I knew I liked browniesI knew I liked brownies

The only way for me to understand the difference between the three brownies I’ve made in the last few months is to view them in a convenient table format.

Recipe choc butter sugar eggs flour vanilla salt grade
Bittman 2 oz 1/2 c 1 c 2 1/2 c 1/2 t pinch F
Scharffen Berger 6 oz 3/4 c 1.5 c 3 1 c 1 tsp n/a D
Martha 8 oz 1/2 c 1.5 c 4 3/4 cup 1 tsp 1/2 tsp A+

I had nearly given up on ever making brownies worth eating, but I put my faith in Martha and she did not disappoint. Her book has already provided me with go-to recipes for chocolate chip cookies, blueberry muffins, and cheesy biscuits, and now I can credit it with restoring my faith in the brownie as the ultimate chocolate treat.

I approached the recipe cautiously. If I hadn’t had everything on hand, I would have skipped it, but as it was I had a big bar of Valrhona chocolate to get through. I melted my butter and chocolate very carefully in a makeshift double boiler, and I stirred, whisked, and folded almost exactly as instructed. I left out about 1/4 cup of the sugar on a whim, and I took about 5 minutes off of the baking time because a toothpick was coming out clean. (The apartment also smelled so good that it tested my patience.) Otherwise I was very faithful to the recipe.

The key to the kind of brownies I like (dense and chocolaty, and not sickeningly sweet) seems to be a hefty amount of chocolate, eggs, and salt. It’s amazing that Martha’s brownies have four times the amount of chocolate and twice the number of eggs as Mark Bittman’s, which are sad and horrible and not fit to be eaten. The Scharffen Berger brownies, which are edible but not very good, have more sugar and flour than the others, but no salt; that might explain their boring flavor. Martha’s are good and salty, just like her cookies and everything else.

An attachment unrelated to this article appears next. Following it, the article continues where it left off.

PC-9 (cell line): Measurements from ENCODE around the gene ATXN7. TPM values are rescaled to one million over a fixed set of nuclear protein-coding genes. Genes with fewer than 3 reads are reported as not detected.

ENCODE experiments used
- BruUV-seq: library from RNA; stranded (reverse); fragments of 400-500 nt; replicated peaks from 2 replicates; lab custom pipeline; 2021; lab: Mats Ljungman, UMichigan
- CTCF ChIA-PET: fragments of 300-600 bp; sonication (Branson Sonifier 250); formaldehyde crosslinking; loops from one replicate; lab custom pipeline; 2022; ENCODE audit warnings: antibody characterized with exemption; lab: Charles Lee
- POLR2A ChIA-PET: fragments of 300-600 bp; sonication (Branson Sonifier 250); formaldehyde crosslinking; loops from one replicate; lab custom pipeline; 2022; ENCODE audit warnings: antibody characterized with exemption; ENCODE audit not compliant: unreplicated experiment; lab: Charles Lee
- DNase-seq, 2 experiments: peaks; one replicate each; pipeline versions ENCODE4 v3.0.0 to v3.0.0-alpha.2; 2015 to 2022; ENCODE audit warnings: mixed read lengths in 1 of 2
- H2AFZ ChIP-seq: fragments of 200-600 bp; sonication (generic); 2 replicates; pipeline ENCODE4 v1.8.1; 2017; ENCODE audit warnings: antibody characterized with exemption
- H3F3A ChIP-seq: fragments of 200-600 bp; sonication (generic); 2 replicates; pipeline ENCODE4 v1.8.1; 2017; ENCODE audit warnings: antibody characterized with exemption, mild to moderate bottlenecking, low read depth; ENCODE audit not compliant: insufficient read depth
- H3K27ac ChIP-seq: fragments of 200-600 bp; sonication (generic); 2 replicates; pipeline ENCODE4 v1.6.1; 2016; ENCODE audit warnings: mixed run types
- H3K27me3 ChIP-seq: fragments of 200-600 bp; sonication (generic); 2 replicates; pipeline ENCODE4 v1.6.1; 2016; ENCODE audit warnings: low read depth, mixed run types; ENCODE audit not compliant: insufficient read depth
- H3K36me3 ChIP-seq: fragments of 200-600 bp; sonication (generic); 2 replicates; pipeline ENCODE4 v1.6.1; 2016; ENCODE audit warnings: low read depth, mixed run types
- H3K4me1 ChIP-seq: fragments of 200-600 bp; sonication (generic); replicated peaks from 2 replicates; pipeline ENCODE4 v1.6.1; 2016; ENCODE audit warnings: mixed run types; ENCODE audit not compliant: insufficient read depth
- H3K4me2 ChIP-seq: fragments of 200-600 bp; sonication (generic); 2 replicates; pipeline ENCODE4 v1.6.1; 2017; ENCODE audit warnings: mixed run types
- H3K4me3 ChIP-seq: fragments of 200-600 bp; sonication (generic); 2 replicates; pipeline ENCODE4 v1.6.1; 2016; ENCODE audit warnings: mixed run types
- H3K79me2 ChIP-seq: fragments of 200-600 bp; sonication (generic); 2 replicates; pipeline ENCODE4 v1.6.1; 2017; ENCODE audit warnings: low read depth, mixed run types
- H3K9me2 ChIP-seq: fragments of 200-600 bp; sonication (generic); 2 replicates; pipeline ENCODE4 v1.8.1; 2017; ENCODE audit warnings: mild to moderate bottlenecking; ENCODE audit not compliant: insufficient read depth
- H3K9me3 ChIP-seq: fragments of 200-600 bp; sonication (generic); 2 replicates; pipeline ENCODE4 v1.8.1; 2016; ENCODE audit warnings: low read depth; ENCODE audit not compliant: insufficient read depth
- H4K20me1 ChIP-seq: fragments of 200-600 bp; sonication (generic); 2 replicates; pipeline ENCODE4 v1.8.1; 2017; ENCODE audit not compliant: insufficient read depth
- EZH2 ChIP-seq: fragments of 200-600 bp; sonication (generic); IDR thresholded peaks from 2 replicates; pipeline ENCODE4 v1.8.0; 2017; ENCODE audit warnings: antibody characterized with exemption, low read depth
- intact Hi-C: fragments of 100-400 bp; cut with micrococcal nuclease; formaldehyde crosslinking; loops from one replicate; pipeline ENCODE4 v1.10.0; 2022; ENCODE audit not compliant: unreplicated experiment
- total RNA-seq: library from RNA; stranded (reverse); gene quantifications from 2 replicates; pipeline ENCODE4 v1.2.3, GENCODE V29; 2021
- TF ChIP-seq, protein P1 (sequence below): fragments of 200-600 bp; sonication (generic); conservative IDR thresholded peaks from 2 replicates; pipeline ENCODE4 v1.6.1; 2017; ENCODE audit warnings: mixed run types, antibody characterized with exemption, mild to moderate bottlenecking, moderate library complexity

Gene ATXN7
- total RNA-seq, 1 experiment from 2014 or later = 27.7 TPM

Mom gets jealous when I gush about Martha, but I get my love of hearty, salty things from her, so it’s her fault. If I hadn’t grown up eating such wonderful baked goods, I wouldn’t be so obsessed with recreating them as an adult.

Martha’s perfect brownies
1 stick unsalted butter
8 oz. bittersweet chocolate, coarsely chopped
1 1/2 cups sugar
4 large eggs
1 teaspoon vanilla extract
3/4 cup all-purpose flour
1/2 teaspoon salt

Preheat to 350ยบ. Butter an 8-inch square baking pan, and line with parchment, leaving a slight overhang on 2 sides. Melt the butter and chocolate together in a large bowl set over (but not touching) simmering water; stir frequently until melted. Remove from heat and let cool to room temperature.

Stir sugar into chocolate mixture until combined. Whisk in eggs one at a time, whisking until smooth after each addition. Whisk in vanilla. Gently fold in flour and salt.

Pour batter into prepared pan, and smooth top with an offset spatula. Bake until cake tester inserted in the center comes out with only a few moist crumbs attached, 40 to 45 minutes. Transfer pan to a wire rack to cool completely before removing and cutting into squares. (Confession: Nathan and I ate an entire row of them while they were hot from the oven, before I could even take a picture, and we never felt more satisfied.)


You still haven’t tried the Cook’s Illustrated version, which is my go-to recipe these days; it combines unsweetened, semi-sweet, and cocoa powder, and is definitely not too sweet.

A wonderful dessert is to spoon berries prepared as for shortcake (sliced and very lightly sweetened and let stand until juicy) over still slightly warm squares of brownie and topped with vanilla ice cream. The combination of fruit and chocolate is out of this world.

I’m sure it’s lovely, but I have this problem where just the idea of fruit and chocolate together makes me feel nauseated. I’ll take the ice cream though!

Speaking of ice cream, Whole Foods-brand vanilla has gone up to $4.99 here, while chocolate and other flavors remain $3.99. What’s up with that?

These aren’t brownies! They are Sachertorte! Or something close. I’m with Rebecca, a chocolate cake this good begs for fruit. I’d choose sour cherry or raspberry, a Sachertorte usually has apricot, I think.

I made a half-recipe of these with unsweetened chocolate. I melted the chocolate and butter in the microwave, on low, and butter and floured a loaf pan, no parchment. Came out beautiful. A less fuss approach (if you’ve got a microwave).

I love how crumbly and not-oily these are, duh, butter. I like brownies too, now.

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